The Times/1913/Obituary/Isaac Saunders Leadam

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Mr. Isaac Saunders Leadam, Recorder of Grimsby, died at his residence in Cadogan-gardens on Thursday, aged 65.

The son of Dr. Thomas Robinson Leadam, of York-place, Portman-square, he was educated at Cheltenham and Merchant Taylors and at University College, Oxford, of which he was a scholar. After obtaining first classes in the two classical schools he was elected a Fellow of Brasenose in 1872, and served for some time as assistant tutor at that college and at Magdalen. In 1875 he became an inspector of schools, but resigned in the following year and was called to the Bar by Lincoln's Inn, joining the Midland Circuit. Mr. Leadam was a member of the committees of the Reform Club and the Cobden Club. He made five unsuccessful efforts to enter Parliament—in the Altrincham Division of Cheshire in 1885, 1886 (by-election), and 1892, the Barnstaple Division of Devon in 1886, and the Lancaster Division in 1895. In May, 1900, he was appointed Recorder of Grimsby.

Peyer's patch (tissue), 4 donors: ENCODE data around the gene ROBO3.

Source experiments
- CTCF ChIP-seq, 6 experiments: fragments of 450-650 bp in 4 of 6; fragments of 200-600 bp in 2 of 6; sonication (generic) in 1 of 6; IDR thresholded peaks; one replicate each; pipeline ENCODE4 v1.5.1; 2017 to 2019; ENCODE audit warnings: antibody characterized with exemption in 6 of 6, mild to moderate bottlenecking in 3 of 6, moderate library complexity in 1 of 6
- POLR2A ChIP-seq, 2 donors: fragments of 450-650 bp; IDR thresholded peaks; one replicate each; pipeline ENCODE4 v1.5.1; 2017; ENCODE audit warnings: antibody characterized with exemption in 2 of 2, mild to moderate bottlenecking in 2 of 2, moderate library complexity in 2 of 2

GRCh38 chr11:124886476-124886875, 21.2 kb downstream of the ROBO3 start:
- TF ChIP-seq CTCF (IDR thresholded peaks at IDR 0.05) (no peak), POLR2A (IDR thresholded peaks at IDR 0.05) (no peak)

Mr. Leadam, who was a member of the council of the Royal Historical Society, was the author of a number of historical studies, including a volume of "The Political History of England," 1702-1760, a life of Sir Robert Walpole, "The Domesday of Inclosures of 1517," published by the Royal Historical Society, editions of "Select Pleas in the Court of Requests" and "Select Pleas in the Star Chamber," published by the Selden Society, and many contributions to the English Historical Review, the Law Quarterly, and other reviews, as well as many biographies in the "Dictionary of National Biography." His work "What Protection Does for the Farmer and Labourer," has gone into five editions. He was fond of fencing, and was a member of the Epée Club. He married first, in 1875, Elizabeth, daughter of Mr. John Egginton, of South Ella, Yorkshire, by whom he had one son and one daughter; and secondly, in 1909, Geraldine Elma, daughter of Mr. Stephen Moore, of Barne Park, Clonmel.

This work was published before January 1, 1925, and is in the public domain worldwide because the author died at least 100 years ago.